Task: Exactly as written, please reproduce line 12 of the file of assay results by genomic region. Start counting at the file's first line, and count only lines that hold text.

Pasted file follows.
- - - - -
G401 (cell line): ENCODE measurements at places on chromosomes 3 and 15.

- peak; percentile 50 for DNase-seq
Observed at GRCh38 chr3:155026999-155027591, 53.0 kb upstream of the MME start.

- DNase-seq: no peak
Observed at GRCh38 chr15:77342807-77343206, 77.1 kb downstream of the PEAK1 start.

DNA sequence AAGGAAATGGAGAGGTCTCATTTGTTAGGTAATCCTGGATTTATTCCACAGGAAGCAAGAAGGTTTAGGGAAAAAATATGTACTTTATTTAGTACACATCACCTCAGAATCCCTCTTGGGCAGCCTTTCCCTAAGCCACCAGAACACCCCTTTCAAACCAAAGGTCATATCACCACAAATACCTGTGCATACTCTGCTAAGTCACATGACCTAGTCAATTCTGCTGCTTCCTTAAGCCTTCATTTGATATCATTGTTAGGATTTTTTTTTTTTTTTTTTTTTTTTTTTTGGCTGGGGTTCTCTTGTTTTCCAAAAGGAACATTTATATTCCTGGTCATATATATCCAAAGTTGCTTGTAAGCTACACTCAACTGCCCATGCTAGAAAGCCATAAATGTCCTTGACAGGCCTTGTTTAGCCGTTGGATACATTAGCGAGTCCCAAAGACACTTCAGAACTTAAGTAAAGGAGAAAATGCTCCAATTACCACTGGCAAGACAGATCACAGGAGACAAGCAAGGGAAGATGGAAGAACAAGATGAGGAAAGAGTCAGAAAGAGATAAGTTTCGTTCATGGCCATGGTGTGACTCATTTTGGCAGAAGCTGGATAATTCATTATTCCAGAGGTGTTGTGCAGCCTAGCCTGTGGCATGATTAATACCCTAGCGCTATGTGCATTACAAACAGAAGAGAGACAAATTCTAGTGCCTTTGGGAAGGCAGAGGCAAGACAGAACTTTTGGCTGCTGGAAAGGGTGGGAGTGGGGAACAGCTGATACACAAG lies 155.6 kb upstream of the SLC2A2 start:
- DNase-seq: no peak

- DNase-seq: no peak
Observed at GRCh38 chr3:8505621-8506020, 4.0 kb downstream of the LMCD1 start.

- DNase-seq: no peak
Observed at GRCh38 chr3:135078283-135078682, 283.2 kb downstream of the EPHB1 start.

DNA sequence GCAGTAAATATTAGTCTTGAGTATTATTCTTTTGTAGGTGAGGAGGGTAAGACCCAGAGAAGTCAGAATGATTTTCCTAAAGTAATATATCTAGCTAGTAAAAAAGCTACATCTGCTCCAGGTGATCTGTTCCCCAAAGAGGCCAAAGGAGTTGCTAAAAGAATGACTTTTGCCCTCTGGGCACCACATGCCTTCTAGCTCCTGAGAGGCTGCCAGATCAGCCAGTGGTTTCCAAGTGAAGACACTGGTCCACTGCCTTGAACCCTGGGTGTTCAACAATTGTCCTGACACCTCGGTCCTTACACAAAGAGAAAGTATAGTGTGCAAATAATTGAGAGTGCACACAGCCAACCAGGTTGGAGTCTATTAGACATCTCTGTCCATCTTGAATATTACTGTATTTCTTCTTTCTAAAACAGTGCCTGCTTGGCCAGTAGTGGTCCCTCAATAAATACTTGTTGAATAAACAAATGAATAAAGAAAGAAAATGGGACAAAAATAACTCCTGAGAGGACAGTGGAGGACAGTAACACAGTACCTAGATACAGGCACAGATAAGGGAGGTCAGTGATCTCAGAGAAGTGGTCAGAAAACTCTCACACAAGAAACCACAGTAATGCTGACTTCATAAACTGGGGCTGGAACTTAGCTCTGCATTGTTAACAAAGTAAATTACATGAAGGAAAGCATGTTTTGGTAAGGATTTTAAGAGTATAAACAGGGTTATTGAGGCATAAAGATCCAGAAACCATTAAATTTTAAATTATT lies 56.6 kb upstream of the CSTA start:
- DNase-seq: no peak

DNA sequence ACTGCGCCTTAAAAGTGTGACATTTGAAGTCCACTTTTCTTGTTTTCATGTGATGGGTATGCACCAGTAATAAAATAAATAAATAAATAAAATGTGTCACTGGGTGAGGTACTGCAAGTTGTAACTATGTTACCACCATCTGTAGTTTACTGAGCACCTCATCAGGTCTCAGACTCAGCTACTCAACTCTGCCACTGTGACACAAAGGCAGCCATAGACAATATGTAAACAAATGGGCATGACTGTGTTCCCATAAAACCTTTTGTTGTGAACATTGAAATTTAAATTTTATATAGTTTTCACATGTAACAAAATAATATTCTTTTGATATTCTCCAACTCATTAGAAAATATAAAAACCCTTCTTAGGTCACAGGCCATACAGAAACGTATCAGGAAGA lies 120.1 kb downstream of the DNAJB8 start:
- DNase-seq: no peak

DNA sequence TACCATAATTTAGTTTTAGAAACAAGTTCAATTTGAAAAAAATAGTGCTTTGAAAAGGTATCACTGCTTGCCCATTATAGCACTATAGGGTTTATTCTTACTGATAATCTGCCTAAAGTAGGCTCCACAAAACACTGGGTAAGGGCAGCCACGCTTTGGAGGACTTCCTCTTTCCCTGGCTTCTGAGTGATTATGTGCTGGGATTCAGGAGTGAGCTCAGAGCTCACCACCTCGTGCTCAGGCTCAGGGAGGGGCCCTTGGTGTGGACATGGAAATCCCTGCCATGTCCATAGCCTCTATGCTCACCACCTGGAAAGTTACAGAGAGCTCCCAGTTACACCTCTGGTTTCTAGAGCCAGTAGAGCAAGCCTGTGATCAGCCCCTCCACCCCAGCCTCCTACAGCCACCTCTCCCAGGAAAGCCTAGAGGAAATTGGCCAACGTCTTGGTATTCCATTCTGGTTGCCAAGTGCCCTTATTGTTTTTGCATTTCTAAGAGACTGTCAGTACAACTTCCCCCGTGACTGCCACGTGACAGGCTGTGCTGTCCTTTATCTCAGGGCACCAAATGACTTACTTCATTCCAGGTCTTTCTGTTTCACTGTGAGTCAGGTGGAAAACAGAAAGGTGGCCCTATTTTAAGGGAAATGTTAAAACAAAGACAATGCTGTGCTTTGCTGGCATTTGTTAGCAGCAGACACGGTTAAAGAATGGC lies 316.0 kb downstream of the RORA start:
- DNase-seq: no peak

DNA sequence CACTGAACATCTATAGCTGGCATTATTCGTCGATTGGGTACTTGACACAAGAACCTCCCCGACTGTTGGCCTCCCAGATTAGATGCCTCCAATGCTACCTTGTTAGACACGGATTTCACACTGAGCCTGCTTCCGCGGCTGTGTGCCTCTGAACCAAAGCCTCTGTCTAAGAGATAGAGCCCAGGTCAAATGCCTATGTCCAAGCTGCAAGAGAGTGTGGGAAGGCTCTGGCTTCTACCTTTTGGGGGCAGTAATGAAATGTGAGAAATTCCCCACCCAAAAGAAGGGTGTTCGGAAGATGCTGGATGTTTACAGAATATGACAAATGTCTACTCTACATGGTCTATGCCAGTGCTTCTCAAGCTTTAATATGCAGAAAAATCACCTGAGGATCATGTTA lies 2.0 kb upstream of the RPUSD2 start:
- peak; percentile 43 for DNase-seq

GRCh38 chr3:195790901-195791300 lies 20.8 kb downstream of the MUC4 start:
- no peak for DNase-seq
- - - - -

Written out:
DNA sequence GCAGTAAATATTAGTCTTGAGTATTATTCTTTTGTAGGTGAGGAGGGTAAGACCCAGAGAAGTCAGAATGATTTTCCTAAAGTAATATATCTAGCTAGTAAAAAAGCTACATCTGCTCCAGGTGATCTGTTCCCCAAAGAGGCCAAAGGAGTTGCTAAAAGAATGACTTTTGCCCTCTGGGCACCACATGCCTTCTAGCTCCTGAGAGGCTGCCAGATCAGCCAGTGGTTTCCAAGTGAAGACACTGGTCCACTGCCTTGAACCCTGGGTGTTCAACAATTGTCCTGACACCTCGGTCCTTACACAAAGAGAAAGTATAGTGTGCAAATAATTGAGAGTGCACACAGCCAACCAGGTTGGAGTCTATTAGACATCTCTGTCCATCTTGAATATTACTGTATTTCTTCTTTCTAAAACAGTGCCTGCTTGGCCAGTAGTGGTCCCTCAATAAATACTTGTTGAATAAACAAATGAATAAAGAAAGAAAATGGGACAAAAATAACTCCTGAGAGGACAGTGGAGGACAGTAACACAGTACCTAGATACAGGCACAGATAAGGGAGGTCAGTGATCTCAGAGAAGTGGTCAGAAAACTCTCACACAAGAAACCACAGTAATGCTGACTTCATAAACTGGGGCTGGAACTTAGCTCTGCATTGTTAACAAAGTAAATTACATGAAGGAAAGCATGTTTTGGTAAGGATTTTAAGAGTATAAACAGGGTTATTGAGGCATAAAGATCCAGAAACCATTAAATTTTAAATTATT lies 56.6 kb upstream of the CSTA start: